Swords in the Hands of Children: Reflections of an American Revolution

Lerner, Jonathan
Publisher:  OR Books
Date Written:  01/06/2017
Year Published:  2017  
Pages:  220pp   Price:  $18.00   ISBN:  978-1-682190-98-2
Resource Type:  Book
Cx Number:  CX20612

Against the vividly evoked chaos and conflicts of the Vietnam Era, Jonathan Lerner probes the impulses that led a small group of educated, privileged young Americans to turn to violence as a means of political change.

Abstract: 
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Publisher's Description:

After the strikes at Columbia and Paris; after the assassination of King and the ensuing eruptions of black rage; after the stunning viciousness of the cops in Chicago; after the Democrats torpedoed the peace candidacy of Senator Eugene McCarthy, who had won a plurality of primary votes, in favor of the war apologist Hubert Humphrey; after the Republicans nominated Richard Nixon who ran on a platform of "law and order," which we correctly understood to mean repression of antiwar, leftist, student, black, and Latino activists, et cetera; after this cascade of barbarities, when the school year began in September, SDS chapter meetings were standing-room only. Students in great numbers craved to connect and react and to hear our message. And we didn't hide our politics. That wasn't necessary, because the revolutionary vision coming from SDS was utopian and vague enough for anyone to feel included in it. It could attract anybody who had a sense of indignation or a renegade urge.

In truth, there was a spectrum of visions. There were organizers whose promised future drew directly from the Marxist-Leninist tradition: an industrial economy rationalized by centralized planning; a society in which classes would disappear as everyone was equalized, in which all would participate and by which all be taken care of. If the communist mother ship, the Soviet Union, seemed too chillingly bleak a model, there was the genuinely moving example of Cuba. Cuba was easily embraced because its history and impoverishment as a U.S. quasi-colony was obvious and shameful, and also because it was nearby, colorful, musical, warm, and seductive. And in revolutionary Cuba, inspiringly, the riches of an oligarchy had been nationalized so the former peasantry could receive literacy lessons, health care, and enough to eat. At the time we didn’t notice the police state aspect of the Cuban revolution.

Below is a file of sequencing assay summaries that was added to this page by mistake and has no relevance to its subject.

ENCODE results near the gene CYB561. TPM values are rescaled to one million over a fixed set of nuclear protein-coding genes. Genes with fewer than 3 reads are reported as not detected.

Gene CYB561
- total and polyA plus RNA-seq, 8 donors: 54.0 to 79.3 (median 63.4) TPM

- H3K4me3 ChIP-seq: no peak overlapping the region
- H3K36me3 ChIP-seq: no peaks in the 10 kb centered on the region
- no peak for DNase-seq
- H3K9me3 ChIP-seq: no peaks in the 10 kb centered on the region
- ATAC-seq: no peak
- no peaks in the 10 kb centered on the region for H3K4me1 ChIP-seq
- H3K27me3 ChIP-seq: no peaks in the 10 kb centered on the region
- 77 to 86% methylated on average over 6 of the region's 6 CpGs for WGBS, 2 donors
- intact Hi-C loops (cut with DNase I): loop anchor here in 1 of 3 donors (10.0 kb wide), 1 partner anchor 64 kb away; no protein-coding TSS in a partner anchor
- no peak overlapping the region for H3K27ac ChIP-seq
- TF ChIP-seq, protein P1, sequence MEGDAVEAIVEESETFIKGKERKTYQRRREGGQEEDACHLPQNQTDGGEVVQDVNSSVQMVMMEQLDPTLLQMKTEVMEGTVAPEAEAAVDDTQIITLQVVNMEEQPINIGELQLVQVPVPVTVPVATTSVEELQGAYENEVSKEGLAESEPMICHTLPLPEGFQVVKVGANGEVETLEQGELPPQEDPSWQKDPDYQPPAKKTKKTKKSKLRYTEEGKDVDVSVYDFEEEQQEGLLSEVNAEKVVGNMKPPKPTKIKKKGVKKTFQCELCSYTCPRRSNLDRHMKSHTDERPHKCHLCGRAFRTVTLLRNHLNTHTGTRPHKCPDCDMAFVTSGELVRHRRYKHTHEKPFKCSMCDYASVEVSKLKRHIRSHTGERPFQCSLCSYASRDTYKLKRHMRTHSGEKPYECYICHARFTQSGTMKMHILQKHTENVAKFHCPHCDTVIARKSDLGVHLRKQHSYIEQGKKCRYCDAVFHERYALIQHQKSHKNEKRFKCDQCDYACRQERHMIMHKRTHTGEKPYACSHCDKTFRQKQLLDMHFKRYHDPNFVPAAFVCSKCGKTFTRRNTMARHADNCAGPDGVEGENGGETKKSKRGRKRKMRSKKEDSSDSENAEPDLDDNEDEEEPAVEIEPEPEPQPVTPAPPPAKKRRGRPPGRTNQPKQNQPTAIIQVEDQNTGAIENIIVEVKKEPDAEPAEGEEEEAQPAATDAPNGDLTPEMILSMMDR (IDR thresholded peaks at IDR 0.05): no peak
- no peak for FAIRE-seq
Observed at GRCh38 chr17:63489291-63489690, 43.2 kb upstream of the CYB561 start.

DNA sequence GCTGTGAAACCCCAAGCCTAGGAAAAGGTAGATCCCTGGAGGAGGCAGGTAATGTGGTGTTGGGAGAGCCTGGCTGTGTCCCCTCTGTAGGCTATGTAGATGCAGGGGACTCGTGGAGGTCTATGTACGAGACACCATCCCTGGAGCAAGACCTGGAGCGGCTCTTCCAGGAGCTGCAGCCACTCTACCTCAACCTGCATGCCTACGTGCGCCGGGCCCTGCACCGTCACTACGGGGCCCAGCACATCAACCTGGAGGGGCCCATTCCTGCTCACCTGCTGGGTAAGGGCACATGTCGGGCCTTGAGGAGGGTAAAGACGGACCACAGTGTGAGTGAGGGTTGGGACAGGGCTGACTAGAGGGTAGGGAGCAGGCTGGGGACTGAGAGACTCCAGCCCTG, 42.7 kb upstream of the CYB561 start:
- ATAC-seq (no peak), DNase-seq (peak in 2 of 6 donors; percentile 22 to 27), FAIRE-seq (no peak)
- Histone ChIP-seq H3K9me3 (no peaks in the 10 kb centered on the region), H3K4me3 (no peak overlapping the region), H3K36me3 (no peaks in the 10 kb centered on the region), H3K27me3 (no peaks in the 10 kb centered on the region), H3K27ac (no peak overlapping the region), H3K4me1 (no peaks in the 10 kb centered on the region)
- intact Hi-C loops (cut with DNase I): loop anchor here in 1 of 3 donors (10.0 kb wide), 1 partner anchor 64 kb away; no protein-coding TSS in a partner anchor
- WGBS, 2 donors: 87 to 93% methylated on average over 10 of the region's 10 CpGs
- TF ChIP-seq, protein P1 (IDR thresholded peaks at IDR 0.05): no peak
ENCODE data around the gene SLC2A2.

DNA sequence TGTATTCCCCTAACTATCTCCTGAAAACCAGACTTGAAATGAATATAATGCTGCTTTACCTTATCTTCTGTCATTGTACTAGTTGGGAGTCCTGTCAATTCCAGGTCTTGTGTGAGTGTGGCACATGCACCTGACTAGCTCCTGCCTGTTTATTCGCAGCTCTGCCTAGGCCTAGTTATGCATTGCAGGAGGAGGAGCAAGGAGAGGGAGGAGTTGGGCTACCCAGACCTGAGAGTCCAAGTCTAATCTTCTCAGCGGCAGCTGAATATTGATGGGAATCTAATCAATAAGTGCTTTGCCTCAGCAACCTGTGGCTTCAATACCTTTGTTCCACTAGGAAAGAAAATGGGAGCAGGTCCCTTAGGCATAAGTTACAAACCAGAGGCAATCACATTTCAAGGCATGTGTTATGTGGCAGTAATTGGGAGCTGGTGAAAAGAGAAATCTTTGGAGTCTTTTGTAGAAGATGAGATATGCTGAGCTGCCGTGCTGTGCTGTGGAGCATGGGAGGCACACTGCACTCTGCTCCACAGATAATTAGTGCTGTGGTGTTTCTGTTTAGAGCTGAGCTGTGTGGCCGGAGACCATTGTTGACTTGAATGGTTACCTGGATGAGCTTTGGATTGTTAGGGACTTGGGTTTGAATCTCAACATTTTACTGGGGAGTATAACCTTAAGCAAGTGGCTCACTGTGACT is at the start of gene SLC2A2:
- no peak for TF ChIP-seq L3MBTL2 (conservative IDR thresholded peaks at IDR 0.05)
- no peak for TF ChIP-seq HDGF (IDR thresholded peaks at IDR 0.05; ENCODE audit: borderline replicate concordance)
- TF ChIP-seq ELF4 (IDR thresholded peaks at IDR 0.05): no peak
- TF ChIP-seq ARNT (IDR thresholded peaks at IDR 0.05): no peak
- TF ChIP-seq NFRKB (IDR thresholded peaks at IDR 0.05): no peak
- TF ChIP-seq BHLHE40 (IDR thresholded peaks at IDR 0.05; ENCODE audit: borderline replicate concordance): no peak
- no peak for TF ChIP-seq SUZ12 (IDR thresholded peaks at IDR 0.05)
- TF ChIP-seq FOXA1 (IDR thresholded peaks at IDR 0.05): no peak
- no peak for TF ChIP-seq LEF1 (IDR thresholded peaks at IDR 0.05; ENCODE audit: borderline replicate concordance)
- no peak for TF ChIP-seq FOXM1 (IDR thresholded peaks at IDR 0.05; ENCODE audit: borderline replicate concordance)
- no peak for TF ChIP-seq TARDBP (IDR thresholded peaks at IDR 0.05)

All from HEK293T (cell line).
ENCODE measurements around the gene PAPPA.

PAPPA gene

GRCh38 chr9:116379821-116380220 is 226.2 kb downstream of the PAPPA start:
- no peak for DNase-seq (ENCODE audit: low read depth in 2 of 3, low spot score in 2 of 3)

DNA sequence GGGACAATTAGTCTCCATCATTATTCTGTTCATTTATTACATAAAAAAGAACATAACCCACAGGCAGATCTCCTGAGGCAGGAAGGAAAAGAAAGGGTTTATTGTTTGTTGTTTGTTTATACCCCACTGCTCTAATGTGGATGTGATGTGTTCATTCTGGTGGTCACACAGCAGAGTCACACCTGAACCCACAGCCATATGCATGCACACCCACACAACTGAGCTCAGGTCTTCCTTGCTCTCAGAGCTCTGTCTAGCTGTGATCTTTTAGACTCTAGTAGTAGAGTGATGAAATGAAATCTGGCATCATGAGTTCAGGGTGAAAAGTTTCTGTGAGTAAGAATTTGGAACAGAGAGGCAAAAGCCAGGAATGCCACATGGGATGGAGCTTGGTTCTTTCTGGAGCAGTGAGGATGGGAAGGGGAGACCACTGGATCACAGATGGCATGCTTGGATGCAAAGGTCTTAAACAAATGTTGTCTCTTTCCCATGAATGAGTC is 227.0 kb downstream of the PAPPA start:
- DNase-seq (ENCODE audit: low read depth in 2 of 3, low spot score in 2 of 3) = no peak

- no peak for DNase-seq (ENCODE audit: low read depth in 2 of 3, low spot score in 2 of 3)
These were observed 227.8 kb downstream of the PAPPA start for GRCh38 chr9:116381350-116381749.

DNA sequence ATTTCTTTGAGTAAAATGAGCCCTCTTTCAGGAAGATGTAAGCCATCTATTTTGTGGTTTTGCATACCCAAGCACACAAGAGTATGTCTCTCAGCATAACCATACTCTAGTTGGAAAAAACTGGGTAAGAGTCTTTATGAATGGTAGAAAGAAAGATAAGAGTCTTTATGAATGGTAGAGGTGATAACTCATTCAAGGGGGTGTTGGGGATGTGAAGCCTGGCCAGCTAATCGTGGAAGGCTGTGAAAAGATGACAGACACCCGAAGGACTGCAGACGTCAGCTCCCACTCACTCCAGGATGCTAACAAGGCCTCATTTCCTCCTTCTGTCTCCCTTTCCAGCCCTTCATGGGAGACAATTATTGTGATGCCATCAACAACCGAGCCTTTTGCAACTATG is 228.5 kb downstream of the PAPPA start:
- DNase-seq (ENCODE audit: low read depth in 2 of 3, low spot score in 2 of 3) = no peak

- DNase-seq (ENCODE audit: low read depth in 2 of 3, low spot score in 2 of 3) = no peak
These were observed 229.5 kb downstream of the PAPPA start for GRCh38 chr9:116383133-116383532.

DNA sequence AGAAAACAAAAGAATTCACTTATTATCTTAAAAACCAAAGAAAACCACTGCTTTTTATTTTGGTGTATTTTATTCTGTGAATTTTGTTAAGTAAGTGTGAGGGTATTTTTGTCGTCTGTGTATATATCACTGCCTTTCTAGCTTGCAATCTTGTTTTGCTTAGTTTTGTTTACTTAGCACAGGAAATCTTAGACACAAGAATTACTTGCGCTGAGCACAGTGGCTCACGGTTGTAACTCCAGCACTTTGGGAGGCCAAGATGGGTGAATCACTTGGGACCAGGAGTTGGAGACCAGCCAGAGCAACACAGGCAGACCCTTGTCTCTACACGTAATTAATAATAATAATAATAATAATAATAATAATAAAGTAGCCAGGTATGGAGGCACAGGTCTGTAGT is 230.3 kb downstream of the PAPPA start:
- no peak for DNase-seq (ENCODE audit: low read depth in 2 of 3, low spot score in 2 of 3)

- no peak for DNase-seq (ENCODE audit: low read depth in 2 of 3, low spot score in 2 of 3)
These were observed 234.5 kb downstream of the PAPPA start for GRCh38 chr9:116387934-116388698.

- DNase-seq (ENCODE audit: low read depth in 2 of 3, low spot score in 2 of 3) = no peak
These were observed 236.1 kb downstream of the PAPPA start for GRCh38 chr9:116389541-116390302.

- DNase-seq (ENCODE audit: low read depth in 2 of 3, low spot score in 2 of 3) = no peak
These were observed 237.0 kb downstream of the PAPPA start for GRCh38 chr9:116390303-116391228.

The appeal wasn't all revolutionary economics, though. We were the New Left precisely to distinguish ourselves from fusty communist tradition. The economically unthreatened student population we were organizing among was actually more responsive to a critique about fairness and the failures of America’s democratic ideals and laws. To demonstrate that, one need point no further than examples of institutional racism, which were plentiful and everywhere, or to Vietnam, where famously and repeatedly it was necessary to destroy the village in order to save it. Carl Oglesby had been SDS' national president a couple of years earlier (before the more egalitarian-sounding system of three national secretaries was adopted). (Carl had then been Antioch's "activist-scholar in residence," during my second year in college.) He had famously proclaimed to those who would call us anti-American, "Don’t blame me for that. Blame those who mouthed my liberal values, and broke my American heart."

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